She takes a long time to order a drink and the guy and his bland not-a-smile are patient as the gal discusses options with the server. I'm taken back to a time when I was about 15, sitting in the corner of a car with a bunch of kids having skipped school on a gorgeous June afternoon. We stopped at a drive-through window and I ordered a large pop because I was thirsty but was mortified to discover just how large the large pop was, and I spent the rest of the glorious June afternoon feeling miserable and embarrassed about having ordered a bucket of pop (no doubt puny by today’s standards) and thinking I must look so ridiculous. Of course the only thing that made me look ridiculous was the embarrassment over a stupid cup of pop which nobody noticed. That moment of insecurity ruined the experience of the afternoon which should have been fun, with boys and skipping school and early summer and all.
My mortification over that pop is probably the only thing that keeps that memory alive in me. And what gives me compassion for that girl who seems to be trying hard to order the right drink. After she finally makes her decision, he orders a craft beer in a fancy bottle without hesitation.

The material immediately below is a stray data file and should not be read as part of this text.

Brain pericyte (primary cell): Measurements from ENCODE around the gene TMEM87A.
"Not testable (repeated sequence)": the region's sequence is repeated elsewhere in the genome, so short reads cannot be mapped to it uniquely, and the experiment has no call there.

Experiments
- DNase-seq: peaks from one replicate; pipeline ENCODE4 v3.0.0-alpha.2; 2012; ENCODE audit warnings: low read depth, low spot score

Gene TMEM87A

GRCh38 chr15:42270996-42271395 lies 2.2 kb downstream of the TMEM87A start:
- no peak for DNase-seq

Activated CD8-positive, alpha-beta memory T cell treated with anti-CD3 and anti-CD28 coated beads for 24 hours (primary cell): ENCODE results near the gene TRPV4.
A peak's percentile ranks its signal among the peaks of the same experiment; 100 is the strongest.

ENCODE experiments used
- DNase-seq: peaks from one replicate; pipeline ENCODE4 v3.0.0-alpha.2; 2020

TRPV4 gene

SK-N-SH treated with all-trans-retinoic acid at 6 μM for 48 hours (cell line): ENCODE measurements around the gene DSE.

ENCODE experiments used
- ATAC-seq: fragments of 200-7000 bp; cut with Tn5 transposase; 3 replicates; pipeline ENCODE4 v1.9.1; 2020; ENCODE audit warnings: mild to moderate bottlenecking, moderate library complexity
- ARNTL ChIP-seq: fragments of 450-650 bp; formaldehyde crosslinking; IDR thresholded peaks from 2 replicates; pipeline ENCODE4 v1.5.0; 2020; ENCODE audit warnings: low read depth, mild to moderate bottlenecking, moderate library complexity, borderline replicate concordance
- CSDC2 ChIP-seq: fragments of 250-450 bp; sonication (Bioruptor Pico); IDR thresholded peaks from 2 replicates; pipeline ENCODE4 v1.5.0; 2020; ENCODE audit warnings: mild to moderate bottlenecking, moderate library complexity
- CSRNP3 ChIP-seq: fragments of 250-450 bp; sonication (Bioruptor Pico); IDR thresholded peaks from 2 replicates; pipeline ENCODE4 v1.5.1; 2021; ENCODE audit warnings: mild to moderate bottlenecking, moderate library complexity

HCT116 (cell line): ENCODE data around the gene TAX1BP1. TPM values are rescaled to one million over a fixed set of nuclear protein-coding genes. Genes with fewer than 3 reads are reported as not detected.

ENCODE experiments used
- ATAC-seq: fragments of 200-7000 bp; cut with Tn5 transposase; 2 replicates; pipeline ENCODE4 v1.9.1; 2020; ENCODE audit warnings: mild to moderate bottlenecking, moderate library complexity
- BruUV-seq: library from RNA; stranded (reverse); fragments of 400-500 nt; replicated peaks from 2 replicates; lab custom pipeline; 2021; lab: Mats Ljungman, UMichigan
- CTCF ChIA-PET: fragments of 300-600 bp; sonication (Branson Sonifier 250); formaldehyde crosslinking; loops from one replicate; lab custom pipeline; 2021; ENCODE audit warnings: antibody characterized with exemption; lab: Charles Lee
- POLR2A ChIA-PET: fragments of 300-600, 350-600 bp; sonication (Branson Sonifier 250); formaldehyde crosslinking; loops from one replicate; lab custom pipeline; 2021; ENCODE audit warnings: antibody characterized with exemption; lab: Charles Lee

I can’t bear to watch as she considers the food menu and turn back to my book, ironically, 51/50: The Magical Adventures of a Single Life, a memoir by Kristen McGuiness who embarked on 51 dates in 50 weeks. Looking up now and then I see the couple’s conversation slipping in and out of the air between them. When it’s not sliding off to the floor in a heap, the talking is quiet, serious, polite. He nods kindly at something she says and then it slithers away again. Between bites she watches the filler content running on the hockey channel right above their table. He looks around for something to be interested in.
No doubt I’m in tune with the couple because of this book I’m reading which is all about a whole bunch of first dates. I’d heard the author interviewed on the radio a year or two ago, and quite possibly it was she who inspired me to embark on my own Year of Dating Fearlessly. Certainly I’ve had my share of bad first dates, more of them than good ones and like McGuinness I was searching for some kind of flaw in me that was hindering the success rate.